As death rates due to COVID-19 keep increasing and hospitals everywhere are experiencing trouble allocating personnel to patients suffering from all sorts of issues, low income women have been struggling to find the medical aid they need.
According to the Texas Tribune, Planned Parenthood employees are scrambling to help find new doctors for thousands of low-income patients after Texas officials and a court order booted the women’s health provider from Medicaid, the federal-state health insurance program for the poor and disabled.
This has been mainly due to inadequate payment through Medicaid, which has not been an incentive for doctors to provide services through it, causing a shortage in health personnel to attend the poorest.
Only 41% of physicians — 30% of obstetrician-gynecologists — were accepting all new Medicaid patients, according to a 2016 survey from the Texas Medical Association, and another 21% were taking some.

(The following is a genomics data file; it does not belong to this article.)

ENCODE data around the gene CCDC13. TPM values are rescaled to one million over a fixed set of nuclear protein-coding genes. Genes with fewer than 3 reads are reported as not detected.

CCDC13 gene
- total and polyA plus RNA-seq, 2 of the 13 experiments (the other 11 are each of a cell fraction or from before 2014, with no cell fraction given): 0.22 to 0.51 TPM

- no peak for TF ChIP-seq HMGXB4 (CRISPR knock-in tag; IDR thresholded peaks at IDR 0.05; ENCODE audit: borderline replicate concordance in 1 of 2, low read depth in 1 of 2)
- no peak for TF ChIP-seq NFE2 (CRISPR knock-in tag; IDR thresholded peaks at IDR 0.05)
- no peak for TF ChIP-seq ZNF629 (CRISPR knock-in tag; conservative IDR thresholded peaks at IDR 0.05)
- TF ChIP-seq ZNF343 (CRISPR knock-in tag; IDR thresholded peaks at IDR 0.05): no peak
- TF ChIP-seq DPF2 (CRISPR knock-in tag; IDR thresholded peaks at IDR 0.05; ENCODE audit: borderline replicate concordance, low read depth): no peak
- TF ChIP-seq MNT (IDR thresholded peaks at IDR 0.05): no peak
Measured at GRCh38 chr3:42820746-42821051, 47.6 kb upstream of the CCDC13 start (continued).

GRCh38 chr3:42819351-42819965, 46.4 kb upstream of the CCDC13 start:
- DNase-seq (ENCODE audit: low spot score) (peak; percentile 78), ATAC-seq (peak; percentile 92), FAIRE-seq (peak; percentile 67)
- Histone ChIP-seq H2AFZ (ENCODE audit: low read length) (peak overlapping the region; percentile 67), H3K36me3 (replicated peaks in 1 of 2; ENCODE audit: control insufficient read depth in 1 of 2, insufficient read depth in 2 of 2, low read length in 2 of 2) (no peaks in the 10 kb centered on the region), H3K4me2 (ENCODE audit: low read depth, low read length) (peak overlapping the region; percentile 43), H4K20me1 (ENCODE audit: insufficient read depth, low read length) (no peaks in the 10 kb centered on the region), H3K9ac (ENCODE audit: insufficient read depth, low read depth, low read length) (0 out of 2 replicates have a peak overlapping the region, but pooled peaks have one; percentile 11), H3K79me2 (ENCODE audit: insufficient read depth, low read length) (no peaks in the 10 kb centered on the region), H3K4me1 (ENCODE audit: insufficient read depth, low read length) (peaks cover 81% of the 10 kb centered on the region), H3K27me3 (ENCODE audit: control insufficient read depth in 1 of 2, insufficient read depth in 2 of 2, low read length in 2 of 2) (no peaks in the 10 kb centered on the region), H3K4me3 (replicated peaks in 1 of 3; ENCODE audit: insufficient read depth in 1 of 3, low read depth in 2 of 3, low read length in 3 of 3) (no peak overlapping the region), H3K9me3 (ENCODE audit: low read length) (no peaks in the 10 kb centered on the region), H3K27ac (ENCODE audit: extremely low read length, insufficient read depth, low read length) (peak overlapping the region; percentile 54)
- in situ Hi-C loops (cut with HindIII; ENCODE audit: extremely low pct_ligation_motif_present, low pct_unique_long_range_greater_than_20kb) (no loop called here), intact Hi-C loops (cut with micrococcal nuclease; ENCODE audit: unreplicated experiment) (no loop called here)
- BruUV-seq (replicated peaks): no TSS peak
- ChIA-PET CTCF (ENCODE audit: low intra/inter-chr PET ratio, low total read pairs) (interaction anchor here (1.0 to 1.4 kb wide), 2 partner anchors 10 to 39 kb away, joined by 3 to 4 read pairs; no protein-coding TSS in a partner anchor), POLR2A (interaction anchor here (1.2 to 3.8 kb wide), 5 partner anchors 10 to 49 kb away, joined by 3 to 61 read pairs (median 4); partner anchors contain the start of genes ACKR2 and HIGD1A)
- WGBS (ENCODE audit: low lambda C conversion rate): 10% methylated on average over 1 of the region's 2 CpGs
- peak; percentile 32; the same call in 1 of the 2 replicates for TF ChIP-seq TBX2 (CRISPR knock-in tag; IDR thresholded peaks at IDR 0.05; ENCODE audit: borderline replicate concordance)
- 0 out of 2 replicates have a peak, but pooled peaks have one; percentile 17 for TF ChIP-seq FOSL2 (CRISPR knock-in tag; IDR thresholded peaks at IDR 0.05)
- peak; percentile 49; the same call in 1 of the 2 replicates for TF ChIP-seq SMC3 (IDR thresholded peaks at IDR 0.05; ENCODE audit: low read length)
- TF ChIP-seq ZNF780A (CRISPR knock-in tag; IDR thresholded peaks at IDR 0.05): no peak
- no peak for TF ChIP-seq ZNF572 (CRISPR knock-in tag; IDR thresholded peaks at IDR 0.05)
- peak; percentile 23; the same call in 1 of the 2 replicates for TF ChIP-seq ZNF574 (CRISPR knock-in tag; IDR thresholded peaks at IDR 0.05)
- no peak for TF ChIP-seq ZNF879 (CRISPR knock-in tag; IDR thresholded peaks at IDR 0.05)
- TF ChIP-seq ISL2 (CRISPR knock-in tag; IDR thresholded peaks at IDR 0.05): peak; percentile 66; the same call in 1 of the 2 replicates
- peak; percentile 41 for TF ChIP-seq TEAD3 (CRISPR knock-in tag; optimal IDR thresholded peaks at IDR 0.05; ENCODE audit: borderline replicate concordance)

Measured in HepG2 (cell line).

Women in rural Texas are also facing this struggle, as many of the clinics closed during the pandemic and online consultations could not be implemented due to an overall lack of stable internet connection.
There has been a significant loss of both women employment and child care resources, furthermore, specialists such as gynecologists tend to be reduced in number and spread throughout rural Texas, causing women to travel long distances when seeking medical attention.
Texas has had the most rural hospital closures of any state in the last decade, according to one analysis, and some 30 counties don’t have a primary care doctor. The state has the highest rate of people uninsured of any nationwide, and one of the highest teen pregnancy rates.